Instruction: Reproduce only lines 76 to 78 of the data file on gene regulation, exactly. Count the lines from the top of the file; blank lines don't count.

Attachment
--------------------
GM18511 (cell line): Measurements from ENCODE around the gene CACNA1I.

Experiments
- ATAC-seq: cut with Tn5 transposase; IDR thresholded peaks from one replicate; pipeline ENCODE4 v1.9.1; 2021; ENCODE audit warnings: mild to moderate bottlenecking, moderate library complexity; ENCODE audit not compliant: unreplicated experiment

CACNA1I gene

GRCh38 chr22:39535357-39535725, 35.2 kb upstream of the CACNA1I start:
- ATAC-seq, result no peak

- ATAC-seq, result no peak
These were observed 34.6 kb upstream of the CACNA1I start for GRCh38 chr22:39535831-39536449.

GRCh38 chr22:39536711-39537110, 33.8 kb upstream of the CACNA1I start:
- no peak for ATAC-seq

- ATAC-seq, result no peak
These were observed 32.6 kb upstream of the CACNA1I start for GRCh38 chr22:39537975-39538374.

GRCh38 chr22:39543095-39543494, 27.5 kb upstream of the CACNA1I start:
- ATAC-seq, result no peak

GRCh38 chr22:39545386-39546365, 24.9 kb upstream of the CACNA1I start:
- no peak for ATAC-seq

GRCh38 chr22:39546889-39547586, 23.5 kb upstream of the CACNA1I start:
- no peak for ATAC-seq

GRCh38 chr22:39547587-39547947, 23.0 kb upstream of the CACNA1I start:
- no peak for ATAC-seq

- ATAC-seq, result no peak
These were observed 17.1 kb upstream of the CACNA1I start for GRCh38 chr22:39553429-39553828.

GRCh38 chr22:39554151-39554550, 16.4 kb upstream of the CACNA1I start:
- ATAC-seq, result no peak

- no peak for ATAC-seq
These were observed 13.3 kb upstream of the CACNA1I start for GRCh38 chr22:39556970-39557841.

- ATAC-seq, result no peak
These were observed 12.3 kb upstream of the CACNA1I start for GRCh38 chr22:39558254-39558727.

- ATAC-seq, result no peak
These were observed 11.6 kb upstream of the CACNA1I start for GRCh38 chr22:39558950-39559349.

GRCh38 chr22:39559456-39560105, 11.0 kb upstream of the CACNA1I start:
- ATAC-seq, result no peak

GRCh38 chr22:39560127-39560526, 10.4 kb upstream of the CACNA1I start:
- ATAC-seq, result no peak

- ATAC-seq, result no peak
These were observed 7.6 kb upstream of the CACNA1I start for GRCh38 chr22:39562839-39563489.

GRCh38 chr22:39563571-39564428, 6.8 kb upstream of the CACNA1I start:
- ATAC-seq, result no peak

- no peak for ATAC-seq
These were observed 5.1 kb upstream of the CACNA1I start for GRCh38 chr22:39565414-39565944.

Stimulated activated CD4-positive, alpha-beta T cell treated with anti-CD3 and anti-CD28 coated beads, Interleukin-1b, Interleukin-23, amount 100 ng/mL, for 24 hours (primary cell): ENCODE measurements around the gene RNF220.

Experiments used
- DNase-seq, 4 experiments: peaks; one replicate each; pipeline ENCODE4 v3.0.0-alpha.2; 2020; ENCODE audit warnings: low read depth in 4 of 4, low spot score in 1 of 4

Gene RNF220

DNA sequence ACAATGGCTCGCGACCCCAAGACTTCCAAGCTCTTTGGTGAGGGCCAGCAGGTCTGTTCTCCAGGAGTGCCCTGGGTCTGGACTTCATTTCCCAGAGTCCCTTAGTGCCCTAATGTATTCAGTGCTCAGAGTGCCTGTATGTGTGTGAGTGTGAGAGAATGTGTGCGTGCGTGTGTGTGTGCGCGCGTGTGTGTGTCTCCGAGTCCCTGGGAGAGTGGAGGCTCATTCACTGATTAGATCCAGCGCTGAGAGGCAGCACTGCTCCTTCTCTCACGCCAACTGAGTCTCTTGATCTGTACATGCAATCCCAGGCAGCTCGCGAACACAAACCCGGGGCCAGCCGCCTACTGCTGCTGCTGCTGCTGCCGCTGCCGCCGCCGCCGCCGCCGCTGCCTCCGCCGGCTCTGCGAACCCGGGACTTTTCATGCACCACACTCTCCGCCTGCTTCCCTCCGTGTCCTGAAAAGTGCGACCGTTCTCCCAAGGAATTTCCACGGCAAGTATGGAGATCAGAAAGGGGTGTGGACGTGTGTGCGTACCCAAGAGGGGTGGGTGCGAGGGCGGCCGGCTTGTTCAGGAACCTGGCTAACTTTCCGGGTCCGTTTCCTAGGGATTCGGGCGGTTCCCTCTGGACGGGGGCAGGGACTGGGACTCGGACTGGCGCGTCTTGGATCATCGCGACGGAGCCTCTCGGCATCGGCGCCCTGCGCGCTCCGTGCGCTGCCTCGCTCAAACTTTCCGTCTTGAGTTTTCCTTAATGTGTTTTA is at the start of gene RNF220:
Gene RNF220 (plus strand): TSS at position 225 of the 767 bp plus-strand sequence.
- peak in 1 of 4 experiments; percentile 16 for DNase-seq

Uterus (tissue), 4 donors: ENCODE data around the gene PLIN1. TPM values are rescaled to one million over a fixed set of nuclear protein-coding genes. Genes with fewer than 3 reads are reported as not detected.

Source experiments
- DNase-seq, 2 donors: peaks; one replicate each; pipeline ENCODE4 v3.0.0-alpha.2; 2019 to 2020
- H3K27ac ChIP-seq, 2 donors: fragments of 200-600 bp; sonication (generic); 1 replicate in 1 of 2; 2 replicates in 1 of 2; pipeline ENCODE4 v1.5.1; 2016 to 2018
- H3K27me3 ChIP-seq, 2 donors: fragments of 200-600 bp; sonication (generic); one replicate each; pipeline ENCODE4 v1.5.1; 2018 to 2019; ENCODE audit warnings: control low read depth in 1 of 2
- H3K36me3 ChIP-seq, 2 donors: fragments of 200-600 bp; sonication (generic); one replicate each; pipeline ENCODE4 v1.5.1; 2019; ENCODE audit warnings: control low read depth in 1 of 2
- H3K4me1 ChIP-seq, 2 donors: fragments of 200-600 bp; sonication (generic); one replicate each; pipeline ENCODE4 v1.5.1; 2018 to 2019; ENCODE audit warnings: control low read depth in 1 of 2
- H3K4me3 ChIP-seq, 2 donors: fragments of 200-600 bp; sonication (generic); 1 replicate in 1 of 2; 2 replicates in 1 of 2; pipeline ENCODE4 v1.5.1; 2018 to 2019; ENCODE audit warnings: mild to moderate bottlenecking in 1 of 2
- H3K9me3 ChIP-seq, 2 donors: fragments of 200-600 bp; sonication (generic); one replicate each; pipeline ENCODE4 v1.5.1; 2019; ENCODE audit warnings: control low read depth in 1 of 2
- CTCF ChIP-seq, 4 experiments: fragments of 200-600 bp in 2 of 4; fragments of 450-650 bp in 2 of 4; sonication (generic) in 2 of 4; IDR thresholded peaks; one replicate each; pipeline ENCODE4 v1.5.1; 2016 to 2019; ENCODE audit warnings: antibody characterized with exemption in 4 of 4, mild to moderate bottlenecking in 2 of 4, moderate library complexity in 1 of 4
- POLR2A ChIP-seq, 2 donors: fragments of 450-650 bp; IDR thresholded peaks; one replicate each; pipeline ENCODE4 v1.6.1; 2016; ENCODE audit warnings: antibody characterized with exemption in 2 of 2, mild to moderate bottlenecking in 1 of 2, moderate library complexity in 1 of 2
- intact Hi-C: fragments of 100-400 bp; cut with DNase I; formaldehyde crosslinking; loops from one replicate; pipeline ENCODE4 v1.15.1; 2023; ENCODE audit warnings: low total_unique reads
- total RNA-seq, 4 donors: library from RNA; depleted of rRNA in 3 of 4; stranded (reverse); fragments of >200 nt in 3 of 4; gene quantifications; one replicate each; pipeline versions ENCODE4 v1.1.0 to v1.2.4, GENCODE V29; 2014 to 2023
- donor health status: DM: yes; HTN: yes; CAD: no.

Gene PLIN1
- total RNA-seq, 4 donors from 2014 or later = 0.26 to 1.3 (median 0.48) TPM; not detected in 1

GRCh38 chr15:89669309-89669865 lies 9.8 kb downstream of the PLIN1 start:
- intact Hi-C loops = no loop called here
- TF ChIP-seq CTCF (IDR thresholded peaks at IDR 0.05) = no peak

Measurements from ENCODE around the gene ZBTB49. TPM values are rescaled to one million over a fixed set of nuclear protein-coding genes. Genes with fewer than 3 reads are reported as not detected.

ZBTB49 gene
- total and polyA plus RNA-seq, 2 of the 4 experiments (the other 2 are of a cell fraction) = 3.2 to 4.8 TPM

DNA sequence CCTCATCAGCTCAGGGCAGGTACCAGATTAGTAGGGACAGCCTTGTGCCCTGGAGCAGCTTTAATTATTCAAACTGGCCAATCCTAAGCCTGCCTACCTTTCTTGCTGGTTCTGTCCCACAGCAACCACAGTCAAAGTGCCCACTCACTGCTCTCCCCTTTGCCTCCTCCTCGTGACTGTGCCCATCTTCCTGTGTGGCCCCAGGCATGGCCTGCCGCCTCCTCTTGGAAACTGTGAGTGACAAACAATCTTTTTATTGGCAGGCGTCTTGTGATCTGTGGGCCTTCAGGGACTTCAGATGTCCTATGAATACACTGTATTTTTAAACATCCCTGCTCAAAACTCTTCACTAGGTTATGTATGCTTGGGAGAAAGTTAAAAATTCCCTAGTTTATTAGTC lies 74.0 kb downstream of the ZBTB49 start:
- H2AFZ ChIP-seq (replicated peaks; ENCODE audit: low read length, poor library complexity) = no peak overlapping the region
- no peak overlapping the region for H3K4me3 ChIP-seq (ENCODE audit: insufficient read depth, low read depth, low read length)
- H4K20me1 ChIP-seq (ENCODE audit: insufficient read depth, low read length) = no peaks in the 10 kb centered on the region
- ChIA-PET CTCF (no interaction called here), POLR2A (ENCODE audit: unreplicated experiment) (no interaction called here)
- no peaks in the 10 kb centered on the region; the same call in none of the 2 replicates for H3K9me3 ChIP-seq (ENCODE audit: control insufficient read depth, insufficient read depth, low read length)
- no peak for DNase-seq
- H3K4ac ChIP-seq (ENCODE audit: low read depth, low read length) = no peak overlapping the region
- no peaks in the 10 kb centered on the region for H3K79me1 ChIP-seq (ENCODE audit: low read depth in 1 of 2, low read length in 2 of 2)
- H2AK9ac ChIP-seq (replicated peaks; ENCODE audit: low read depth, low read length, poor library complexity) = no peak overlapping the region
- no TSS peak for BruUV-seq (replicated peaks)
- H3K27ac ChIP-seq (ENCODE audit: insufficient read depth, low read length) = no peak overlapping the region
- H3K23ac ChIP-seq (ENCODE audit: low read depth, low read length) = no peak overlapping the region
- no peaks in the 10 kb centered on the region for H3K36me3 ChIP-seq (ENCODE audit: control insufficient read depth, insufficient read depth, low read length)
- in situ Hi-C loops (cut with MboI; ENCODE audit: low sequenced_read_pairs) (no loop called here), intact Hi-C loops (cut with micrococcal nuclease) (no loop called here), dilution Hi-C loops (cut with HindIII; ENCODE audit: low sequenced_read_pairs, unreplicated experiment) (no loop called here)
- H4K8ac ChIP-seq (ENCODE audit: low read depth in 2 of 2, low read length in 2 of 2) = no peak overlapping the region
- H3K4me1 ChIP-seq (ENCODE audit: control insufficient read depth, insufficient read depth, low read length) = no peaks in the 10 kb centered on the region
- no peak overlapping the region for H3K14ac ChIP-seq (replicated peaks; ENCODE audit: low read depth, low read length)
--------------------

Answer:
- no peak for DNase-seq
- H3K4ac ChIP-seq (ENCODE audit: low read depth, low read length) = no peak overlapping the region
- no peaks in the 10 kb centered on the region for H3K79me1 ChIP-seq (ENCODE audit: low read depth in 1 of 2, low read length in 2 of 2)